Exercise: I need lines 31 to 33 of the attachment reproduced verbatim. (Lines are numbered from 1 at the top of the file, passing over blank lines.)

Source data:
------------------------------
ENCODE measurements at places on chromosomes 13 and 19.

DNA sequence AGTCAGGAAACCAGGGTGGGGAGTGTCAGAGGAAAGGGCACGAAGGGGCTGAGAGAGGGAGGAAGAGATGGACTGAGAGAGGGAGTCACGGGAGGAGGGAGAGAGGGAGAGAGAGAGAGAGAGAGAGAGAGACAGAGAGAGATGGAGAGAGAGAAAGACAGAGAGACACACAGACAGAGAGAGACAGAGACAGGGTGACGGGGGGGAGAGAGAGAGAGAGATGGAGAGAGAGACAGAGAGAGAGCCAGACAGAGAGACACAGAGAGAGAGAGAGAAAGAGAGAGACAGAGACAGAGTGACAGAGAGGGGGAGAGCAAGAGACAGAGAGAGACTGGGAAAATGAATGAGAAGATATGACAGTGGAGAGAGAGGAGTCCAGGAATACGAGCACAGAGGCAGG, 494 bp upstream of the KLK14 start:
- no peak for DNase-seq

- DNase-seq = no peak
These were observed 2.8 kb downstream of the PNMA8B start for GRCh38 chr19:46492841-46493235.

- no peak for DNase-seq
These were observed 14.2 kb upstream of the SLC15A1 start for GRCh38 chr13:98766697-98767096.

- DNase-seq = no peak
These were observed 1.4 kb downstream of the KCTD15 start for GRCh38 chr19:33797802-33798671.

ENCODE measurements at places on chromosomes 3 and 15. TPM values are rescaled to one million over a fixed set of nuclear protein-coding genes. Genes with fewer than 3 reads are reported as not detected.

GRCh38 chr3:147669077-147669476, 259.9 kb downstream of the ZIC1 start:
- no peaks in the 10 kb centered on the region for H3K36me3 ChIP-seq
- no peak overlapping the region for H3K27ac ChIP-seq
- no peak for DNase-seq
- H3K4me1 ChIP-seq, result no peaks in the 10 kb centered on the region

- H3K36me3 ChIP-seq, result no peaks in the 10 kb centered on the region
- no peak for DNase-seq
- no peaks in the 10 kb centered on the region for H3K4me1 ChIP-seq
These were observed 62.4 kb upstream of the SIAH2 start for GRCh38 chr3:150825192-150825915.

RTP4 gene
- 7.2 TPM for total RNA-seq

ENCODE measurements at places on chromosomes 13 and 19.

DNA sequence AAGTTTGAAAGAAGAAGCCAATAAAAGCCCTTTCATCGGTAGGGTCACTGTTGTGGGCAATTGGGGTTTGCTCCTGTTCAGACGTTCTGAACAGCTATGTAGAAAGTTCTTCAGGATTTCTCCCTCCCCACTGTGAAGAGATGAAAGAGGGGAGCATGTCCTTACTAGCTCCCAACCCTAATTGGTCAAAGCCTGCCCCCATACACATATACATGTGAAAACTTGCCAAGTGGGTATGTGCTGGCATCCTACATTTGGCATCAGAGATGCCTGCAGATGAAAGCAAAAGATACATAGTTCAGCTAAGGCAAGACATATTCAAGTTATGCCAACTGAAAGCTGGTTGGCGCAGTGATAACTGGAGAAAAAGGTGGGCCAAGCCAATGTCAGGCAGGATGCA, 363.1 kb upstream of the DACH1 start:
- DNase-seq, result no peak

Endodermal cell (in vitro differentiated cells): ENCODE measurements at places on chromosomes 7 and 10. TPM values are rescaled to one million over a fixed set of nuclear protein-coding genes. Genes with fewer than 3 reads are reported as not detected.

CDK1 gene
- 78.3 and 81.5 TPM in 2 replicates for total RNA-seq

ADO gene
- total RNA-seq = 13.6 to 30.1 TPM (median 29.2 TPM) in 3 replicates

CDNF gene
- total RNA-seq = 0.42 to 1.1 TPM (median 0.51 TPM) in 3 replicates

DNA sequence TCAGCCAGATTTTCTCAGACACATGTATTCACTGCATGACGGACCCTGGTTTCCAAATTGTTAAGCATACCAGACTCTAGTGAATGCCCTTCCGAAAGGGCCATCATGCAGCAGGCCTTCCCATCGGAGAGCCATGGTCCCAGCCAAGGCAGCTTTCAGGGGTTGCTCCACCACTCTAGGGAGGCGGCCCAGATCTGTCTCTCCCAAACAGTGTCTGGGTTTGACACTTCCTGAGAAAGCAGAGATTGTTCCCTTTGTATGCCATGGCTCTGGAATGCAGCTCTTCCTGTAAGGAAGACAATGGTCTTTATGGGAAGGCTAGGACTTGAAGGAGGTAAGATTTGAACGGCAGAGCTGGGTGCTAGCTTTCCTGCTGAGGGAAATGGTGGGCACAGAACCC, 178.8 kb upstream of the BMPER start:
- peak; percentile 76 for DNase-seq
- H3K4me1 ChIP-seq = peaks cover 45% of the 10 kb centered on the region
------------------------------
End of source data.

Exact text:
- total RNA-seq = 0.42 to 1.1 TPM (median 0.51 TPM) in 3 replicates

DNA sequence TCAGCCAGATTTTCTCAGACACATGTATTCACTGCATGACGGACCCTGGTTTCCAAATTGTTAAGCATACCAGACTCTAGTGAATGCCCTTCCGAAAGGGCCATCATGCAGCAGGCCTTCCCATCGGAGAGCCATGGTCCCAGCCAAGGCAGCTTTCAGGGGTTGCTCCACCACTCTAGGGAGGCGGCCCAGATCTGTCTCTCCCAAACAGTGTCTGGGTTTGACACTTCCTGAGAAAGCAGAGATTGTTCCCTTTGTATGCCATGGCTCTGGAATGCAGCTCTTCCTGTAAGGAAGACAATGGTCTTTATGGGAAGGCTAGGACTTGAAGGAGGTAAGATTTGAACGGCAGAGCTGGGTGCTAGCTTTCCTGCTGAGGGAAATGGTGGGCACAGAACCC, 178.8 kb upstream of the BMPER start:
- peak; percentile 76 for DNase-seq